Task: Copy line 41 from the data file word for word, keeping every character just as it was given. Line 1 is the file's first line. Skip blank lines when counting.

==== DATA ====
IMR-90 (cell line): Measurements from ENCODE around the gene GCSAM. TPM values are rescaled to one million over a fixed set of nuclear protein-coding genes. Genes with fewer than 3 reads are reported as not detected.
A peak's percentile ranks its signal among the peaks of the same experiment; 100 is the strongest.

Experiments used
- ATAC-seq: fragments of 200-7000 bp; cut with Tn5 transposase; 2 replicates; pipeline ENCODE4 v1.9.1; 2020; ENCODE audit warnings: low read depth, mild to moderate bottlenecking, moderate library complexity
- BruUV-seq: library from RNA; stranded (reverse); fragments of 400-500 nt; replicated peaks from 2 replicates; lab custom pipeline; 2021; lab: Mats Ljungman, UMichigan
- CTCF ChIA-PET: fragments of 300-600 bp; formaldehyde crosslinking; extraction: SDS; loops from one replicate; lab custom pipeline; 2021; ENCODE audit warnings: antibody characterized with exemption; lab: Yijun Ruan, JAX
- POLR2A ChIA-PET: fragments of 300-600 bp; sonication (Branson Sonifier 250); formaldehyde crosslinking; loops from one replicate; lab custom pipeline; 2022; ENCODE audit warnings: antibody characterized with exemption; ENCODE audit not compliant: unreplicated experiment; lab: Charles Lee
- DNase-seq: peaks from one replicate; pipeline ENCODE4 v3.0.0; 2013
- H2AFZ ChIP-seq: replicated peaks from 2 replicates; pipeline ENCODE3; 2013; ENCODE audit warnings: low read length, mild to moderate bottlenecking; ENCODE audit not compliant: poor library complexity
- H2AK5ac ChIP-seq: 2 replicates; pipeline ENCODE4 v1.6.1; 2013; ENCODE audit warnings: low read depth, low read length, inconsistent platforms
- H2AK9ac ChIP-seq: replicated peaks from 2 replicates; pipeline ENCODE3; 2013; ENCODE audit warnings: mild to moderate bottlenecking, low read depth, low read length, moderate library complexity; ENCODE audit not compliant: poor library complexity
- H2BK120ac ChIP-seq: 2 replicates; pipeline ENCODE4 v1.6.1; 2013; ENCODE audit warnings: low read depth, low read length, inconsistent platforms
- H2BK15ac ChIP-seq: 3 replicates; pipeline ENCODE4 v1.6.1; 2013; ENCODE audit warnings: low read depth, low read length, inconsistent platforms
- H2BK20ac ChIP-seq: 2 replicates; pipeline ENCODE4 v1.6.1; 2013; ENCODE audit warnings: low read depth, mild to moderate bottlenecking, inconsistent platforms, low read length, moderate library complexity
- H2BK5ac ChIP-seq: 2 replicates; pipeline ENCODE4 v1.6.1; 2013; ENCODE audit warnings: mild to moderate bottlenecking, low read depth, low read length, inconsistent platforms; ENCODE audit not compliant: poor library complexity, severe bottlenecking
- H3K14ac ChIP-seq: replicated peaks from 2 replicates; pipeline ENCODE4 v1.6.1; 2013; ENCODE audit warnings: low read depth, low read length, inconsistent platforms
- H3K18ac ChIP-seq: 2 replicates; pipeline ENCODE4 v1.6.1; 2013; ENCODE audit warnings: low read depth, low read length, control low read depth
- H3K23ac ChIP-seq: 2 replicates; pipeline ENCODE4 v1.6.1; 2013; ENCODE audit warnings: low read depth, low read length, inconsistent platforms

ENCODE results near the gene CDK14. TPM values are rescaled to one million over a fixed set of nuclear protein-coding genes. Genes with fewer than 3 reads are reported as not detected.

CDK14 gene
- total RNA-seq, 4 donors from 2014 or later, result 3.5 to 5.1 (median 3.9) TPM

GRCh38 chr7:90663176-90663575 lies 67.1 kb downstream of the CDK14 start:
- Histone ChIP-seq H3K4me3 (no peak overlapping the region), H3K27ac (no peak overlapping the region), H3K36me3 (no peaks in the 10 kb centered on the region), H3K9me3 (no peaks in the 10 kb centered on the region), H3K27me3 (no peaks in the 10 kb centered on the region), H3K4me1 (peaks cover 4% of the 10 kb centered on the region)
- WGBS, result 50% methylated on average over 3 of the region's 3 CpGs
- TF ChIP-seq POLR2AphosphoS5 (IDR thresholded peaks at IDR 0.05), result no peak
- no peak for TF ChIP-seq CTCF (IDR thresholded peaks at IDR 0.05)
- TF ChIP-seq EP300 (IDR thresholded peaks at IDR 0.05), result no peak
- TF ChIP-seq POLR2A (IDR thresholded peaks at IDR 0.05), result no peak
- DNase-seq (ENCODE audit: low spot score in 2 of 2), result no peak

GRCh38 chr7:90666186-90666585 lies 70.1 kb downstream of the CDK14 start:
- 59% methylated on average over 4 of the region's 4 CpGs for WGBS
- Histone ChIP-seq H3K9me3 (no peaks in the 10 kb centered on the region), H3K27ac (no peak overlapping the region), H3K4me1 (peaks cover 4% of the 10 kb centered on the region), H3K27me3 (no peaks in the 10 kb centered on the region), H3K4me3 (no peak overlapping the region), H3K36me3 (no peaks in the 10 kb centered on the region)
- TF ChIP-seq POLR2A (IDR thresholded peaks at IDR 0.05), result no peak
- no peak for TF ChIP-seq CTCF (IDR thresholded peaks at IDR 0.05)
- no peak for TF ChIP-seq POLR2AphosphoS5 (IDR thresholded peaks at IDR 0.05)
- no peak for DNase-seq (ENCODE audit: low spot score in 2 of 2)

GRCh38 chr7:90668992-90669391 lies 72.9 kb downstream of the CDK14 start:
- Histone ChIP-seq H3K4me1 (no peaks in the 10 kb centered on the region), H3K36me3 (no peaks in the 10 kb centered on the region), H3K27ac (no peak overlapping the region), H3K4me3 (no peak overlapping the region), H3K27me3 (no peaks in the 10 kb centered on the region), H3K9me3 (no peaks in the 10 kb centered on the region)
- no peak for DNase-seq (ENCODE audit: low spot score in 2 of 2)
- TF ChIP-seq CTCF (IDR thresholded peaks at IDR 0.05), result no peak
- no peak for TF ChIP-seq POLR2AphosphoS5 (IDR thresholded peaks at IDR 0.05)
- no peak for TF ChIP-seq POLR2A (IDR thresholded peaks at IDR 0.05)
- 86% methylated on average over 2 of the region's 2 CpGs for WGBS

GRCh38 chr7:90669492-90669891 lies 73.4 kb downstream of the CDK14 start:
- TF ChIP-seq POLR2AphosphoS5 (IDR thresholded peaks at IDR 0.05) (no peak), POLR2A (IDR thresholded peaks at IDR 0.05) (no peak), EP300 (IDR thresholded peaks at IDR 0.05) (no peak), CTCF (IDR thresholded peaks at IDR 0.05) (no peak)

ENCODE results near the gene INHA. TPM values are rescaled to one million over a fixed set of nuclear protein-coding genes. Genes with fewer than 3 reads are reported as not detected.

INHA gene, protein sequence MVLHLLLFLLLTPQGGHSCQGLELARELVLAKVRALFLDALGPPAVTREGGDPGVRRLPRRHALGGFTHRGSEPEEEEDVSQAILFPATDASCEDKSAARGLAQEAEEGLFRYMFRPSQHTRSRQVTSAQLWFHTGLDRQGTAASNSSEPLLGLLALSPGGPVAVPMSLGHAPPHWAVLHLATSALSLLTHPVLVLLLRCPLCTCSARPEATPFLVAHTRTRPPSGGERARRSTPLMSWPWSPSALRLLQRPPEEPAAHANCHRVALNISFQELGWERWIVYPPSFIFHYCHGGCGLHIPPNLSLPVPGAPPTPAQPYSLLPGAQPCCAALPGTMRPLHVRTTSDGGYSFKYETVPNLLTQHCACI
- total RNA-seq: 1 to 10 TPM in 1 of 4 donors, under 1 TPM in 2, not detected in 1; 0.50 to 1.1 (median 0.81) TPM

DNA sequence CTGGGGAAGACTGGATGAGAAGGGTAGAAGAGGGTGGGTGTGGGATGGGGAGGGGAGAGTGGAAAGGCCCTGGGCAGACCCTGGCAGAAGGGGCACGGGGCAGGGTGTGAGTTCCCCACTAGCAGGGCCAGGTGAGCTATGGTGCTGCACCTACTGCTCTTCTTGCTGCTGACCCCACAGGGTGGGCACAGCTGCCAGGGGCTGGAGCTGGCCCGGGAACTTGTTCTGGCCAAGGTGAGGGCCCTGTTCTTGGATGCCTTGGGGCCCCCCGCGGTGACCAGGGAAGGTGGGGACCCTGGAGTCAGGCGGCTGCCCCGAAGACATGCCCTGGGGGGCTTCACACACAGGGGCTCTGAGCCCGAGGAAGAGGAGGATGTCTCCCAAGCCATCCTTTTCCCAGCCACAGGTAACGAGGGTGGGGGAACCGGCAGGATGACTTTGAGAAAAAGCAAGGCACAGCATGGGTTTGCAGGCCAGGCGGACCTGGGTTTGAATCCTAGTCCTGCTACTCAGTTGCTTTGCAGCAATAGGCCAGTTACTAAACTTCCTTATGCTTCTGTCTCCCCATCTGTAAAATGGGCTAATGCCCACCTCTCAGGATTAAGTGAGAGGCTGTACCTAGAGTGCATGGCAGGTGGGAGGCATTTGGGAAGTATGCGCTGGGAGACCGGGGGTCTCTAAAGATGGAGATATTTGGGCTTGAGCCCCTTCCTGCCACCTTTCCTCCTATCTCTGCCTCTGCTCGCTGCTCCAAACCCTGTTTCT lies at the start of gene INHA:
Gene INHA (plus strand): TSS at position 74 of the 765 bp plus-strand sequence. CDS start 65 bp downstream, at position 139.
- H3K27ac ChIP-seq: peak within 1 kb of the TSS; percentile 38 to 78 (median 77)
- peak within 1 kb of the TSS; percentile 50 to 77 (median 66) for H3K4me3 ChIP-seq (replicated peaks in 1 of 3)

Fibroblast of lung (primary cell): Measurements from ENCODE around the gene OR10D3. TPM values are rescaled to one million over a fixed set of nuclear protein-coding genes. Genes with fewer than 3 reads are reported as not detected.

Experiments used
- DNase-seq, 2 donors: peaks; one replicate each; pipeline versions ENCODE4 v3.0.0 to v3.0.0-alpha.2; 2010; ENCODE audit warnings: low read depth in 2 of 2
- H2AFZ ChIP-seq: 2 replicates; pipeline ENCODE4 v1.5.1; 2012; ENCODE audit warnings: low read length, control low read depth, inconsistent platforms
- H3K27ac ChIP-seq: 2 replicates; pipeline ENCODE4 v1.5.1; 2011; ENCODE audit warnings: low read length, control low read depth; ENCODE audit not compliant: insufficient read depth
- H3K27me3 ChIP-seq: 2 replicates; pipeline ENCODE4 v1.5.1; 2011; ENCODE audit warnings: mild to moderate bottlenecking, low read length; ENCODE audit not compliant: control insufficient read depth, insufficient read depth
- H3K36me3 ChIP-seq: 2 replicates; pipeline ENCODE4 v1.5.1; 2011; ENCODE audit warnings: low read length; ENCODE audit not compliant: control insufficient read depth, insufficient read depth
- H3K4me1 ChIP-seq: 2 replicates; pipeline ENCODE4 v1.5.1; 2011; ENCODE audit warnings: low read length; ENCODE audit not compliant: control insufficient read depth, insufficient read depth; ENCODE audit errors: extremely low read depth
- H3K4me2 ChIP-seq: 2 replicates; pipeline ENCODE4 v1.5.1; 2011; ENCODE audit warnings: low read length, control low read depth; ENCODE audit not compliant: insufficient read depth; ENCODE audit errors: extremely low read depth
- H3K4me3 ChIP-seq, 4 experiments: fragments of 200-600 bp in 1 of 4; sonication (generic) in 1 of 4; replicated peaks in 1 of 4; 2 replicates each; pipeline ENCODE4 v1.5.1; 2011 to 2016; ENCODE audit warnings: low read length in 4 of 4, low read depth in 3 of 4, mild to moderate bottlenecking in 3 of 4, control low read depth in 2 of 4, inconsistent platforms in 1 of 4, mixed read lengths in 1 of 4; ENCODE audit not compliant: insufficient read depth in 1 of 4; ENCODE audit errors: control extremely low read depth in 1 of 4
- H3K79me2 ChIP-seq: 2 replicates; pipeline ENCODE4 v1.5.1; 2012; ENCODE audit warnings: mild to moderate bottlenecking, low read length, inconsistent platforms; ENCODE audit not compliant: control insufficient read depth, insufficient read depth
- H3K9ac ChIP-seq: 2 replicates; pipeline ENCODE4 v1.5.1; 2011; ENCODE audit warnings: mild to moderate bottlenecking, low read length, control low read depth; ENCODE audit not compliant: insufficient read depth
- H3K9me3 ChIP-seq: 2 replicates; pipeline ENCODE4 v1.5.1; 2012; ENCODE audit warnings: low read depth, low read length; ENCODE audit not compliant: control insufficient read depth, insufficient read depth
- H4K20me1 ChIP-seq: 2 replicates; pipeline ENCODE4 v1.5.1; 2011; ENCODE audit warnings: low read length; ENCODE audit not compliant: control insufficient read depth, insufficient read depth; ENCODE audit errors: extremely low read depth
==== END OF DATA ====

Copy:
- no peak for TF ChIP-seq POLR2AphosphoS5 (IDR thresholded peaks at IDR 0.05)